Understanding Your Leadership Style & How to Best Use It

If you’re a leader at work, chances are your leadership style falls into one of the following categories. Here’s a look at the details of each one and how to best put it to use.


This is a more traditional style of leadership, one focused on results and efficiency, with decisions being made solely by one person or a small circle. When put to use effectively, it provides employees with clear expectations and set rules. However, this style of leadership can make it difficult to delegate work, which can lead to burnout over time.


A democratic style involves a group in the decision-making. There is generally a team of leaders making decisions and asking employees for input and feedback. As a result, employees feel like their voices matter, which can improve employee engagement and morale. On the other hand, it can make it difficult for expedient decision-making, which can lead to inefficiencies and higher costs.

Laissez faire.

This is the opposite of the autocratic style of leadership and tends to allow a lot of autonomy among employees. By delegating work, leaders have more time for strategy and big-picture obligations. This can be a good fit when you have a team of experienced individuals you trust. However, it can be more difficult if you have entry or junior-level employees who need a lot more guidance and feedback.


This is the style found in many large corporations and government agencies. There are procedures and protocols in place, and employees are expected to follow them exactly. This style of leadership generally governs over a fixed system with very clear hierarchies. It can be effective in industries that require little creativity and collaboration. But for employees, it can also feel limiting and restricting.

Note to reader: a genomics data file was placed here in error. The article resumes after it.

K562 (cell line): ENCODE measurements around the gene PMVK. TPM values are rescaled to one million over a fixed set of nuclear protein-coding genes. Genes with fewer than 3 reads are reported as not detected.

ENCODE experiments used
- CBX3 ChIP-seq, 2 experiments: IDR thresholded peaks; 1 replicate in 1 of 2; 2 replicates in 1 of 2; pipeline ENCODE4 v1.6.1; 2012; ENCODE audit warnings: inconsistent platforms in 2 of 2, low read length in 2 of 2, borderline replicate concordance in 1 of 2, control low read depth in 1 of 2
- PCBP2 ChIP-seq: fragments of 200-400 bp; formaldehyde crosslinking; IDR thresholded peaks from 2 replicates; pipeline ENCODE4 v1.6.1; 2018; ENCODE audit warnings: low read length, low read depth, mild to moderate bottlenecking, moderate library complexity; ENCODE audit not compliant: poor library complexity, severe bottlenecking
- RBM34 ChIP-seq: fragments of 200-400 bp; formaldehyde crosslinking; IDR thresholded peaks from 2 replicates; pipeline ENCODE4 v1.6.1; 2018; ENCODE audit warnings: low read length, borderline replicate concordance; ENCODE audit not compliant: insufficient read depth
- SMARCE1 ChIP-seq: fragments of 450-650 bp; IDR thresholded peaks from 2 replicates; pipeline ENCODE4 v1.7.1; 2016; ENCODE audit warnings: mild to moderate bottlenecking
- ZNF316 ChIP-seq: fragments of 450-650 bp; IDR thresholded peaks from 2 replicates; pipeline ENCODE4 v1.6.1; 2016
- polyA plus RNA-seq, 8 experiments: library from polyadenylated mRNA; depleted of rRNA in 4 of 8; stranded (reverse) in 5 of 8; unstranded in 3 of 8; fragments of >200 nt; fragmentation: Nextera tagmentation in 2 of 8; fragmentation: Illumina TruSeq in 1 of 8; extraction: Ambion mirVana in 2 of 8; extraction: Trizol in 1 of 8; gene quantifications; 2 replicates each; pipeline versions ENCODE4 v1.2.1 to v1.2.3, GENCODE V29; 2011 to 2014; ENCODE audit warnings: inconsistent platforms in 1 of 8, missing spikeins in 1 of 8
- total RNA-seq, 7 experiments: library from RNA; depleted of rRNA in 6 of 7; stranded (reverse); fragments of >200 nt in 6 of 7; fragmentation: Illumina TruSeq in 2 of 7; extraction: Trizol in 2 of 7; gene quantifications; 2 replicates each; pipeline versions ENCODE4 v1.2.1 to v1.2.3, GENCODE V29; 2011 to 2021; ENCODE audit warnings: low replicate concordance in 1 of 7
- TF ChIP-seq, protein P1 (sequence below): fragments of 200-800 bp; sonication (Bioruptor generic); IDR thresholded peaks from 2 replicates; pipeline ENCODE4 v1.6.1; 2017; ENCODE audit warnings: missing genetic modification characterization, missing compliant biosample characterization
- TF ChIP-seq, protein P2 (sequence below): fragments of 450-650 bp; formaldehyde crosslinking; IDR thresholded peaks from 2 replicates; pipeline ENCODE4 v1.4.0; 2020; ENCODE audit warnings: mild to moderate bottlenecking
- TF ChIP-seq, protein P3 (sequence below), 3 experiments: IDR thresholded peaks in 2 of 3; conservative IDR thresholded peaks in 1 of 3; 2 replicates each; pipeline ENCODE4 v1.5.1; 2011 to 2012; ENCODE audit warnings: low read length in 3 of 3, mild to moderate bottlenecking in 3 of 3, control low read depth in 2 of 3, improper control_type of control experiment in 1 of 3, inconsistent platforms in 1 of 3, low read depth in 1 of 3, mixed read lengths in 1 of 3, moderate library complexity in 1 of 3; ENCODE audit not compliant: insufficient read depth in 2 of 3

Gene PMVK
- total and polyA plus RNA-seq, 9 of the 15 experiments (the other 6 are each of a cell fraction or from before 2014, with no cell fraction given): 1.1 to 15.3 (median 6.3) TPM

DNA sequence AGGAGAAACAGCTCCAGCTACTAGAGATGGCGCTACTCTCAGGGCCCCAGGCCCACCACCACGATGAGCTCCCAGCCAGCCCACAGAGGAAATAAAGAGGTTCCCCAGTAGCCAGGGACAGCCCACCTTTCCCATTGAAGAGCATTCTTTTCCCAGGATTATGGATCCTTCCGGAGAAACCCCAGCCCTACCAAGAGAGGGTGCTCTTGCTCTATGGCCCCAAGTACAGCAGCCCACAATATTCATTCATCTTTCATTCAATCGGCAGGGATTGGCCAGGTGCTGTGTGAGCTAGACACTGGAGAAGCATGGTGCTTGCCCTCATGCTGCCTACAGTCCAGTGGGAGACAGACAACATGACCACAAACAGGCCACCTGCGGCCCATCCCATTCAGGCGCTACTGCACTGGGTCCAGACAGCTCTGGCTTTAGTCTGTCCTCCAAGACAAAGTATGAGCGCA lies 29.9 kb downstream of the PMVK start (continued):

People first.

This is a type of leader that strives to put their people first and works toward helping employees achieve professional success. Employees often feel a high sense of satisfaction when part of teams that have a people-first mindset. However, they can also start to see the boss as more of a fellow team member and not the leader, which can make decision-making difficult.


A coaching leader is someone who works toward recognizing the strengths and weaknesses of a team, putting people in the right-fit positions, and motivating everyone to improve. This is the type of leader who is extremely goal-oriented and focused on providing regular feedback to ensure expectations are clear and progress is made.

Sometimes, there’s a definite answer as to what leadership style defines you. In other cases, though, you might see your style as a mix of these. Either way, to make the most of your leadership style, you need to ensure you’re hiring people who are a fit for it. This will help you to achieve goals and maintain a happy and productive team.

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